Huck’s Gone

Academics are odd sorts. It was late winter in 1969 and a long drive through central Ohio into Columbus, to meet with the Woodrow Wilson Foundation folks – a panel that was interviewing a bunch of us college seniors. Only a few hundred college seniors in the country were going to win their fellowship that year, and get what would be essentially a free ride through graduate school. Cool – and even getting the interview was a big deal. But there was no point in being nervous. The chances of being chosen were remote, and there was really no way to prepare. They had your academic record, and knew what you’d been doing, but they could ask you anything at all. Would they ask about all that work on current linguistic theory about the nature of implied meaning as it applied to the minor satires of Jonathan Swift? Probably not – they’d probably try to see how good you were at thinking on your feet, and ask about Ibsen or something. How do you prepare for that? And three of four tenured big-gun scholars stuck in slushy Columbus, in the middle of damned Ohio, on a Saturday afternoon, were sure to be in a foul mood.

And of course they didn’t ask about Swift. The big question this time, about which you were expected to expound for a time, was whether, really, there was such a thing American literature. Wasn’t it all just an extension and elaboration of British literature, a continuation of an ongoing tradition? Please discuss, with examples.

Sigh. Fine – that’s what they wanted, and that’s what they got. Hemingway had said all modern American literature comes from Huck Finn – everyone says that. Mark Twain created a new American voice – casual and colloquial and real to this place and nowhere else – just like Dryden unlocked the fusty and labored dramatic language of the late seventeenth century and damn near invented modern English, and just like Wordsworth freed British poetry from its fey affected frills. Now and then someone simply decides to be direct, and not muck about being all fancy-pants about things. And Mark Twain was our guy for that. There is a distinct American literature, really, and Twain’s Huck Finn made it possible, freeing us from other times and other places. Hemingway had it right.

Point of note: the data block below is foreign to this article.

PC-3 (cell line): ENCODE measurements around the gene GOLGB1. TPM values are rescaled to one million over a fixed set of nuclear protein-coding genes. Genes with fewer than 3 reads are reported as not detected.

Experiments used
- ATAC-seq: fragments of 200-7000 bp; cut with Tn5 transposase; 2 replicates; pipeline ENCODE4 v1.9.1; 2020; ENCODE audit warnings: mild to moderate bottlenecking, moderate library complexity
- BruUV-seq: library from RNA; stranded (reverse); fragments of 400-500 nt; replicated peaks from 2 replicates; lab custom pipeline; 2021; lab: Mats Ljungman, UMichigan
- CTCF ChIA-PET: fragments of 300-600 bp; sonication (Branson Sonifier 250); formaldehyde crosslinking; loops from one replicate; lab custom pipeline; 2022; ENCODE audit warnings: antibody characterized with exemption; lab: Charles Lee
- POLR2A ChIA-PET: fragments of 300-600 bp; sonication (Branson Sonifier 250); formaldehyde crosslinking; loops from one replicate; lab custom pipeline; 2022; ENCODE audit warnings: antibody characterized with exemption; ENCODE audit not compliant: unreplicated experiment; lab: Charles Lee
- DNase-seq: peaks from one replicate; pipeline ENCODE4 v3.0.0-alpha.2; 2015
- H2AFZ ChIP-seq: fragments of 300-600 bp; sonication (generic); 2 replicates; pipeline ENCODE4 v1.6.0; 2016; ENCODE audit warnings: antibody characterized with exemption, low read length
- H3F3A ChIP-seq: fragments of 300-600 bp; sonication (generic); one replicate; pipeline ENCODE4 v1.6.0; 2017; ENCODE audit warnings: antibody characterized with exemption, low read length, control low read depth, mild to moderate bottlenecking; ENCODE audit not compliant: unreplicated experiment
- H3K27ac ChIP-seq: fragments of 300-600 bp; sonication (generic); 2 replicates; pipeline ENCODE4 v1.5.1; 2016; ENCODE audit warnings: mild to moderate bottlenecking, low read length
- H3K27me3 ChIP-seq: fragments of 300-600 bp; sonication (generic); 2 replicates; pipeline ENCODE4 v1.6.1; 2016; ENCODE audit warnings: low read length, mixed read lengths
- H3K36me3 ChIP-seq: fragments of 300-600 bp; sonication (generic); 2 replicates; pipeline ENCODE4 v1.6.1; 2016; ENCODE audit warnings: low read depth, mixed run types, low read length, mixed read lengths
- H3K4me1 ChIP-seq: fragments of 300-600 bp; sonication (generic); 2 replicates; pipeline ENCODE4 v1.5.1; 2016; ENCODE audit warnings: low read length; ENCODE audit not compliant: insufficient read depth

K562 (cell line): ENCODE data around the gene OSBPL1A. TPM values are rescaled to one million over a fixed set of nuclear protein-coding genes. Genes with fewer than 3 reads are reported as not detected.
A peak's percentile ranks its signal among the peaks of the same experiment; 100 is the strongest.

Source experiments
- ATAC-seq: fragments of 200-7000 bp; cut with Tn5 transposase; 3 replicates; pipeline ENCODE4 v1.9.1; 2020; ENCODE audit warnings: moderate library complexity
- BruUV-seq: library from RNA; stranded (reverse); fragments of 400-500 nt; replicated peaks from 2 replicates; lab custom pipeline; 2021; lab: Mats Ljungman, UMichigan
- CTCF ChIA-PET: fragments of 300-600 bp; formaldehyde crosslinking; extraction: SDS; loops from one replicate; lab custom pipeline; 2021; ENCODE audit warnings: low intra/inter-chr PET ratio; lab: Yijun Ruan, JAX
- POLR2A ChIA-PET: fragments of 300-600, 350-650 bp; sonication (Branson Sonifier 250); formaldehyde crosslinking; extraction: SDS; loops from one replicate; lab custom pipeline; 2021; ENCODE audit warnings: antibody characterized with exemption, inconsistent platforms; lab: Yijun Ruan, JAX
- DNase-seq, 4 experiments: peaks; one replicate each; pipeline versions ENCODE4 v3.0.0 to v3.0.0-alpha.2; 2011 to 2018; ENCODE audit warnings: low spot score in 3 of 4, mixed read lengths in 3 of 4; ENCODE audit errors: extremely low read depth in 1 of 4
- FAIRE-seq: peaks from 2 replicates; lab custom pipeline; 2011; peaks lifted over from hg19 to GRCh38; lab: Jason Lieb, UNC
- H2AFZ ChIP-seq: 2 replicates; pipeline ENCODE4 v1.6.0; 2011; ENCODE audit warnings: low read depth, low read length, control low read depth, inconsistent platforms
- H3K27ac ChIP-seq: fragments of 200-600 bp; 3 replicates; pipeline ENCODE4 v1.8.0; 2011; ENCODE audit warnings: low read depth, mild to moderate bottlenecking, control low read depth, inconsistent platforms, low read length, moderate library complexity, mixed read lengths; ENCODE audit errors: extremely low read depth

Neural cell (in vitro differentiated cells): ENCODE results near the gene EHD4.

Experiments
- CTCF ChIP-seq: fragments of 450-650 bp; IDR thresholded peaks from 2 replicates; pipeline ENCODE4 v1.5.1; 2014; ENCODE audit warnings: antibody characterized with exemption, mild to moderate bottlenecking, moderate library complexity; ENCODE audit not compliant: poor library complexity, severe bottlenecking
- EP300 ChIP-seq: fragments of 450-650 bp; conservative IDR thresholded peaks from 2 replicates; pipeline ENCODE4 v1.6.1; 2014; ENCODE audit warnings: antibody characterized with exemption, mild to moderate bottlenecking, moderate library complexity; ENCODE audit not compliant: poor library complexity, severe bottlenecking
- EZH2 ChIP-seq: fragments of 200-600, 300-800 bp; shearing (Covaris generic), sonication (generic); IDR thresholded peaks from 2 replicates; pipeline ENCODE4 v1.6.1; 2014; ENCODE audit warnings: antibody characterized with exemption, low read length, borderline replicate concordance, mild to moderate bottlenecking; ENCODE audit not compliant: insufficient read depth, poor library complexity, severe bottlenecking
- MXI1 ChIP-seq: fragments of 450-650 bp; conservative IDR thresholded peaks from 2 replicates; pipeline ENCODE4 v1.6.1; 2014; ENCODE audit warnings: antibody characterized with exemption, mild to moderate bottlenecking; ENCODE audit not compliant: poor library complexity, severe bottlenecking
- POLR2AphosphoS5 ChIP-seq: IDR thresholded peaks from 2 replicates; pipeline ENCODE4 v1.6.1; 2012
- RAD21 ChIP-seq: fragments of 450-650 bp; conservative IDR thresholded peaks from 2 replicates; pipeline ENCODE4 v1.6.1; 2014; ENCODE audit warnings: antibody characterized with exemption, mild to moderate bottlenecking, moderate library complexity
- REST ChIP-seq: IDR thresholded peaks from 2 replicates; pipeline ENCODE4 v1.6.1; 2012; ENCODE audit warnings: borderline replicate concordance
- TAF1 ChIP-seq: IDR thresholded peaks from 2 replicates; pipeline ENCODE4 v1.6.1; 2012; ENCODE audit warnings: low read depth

So that was that. And winning the fellowship was cool. But the question wasn’t that hard. It was the late sixties and being direct, without elaborate bullshit, was becoming the norm – it was kind of a hippie thing. Tell it like it is. Later we would call this authenticity. And after all, the whole idea that Americans, whatever their intellectual and moral and social shortcomings, are at least totally no-bullshit authentic, was then and is now something we say about ourselves when we screw things up really badly. That excuses everything. We’re all like Huck Finn – not that smart, not knowing that much about anything, often involved in questionable activities – but sincere, direct and authentic. We’re not formal like the Brits, or subtle like the French, or rigorous like the Germans – we’re just out there, who we are, casual and open and direct. The world is supposed to love us for that. They don’t, but that’s their problem, isn’t it?

And you can sell that – at least politicians try to sell that. It’s an odd sort of populism – the idea that you position yourself as one of the people, not in any way smarter and better than anyone else, and thus you should run things, because, really, you’re just an ordinary guy who doesn’t pretend to get all the subtleties, and certainly not one who thinks long and hard and with any sort of intellectual rigor. And people like that sort of thing. The votes roll in. We vote for Huck Finn.

But the odd thing is that the current master of that sort of thing, Mike Huckabee – with the nickname Huck, of course – on Saturday, May 14, decided he’d rather not run for president this time, even though he was ahead in the polling for his party’s nomination, on and off. See Huckabee Opts against 2012 White House Bid – “Mike Huckabee said Saturday there would be no sequel to his surprisingly strong 2008 White House bid, in which he won the Iowa Republican caucus and finished second in the primaries to Sen. John McCain.”

He decided to keep his show on Fox News and just bag it – his heart just wasn’t in it – or perhaps he sensed running against Obama – whip-smart and cool under pressure and a subtle thinker – was a lost cause. Crude populism may have its limits in a world that now seems far too complex for comfort.

And an interesting reaction comes from Tim Stanley, who says the Republican Party will regret Mike Huckabee’s decision not to run:

This is bad news for the Republicans and bad news for American voters. While the liberal and European media always painted Huckabee as an evangelical nut, the truth is that he’s really an old-fashioned Southern huckster of the most likeable and moderate variety. The GOP may have just lost its most credible, human candidate.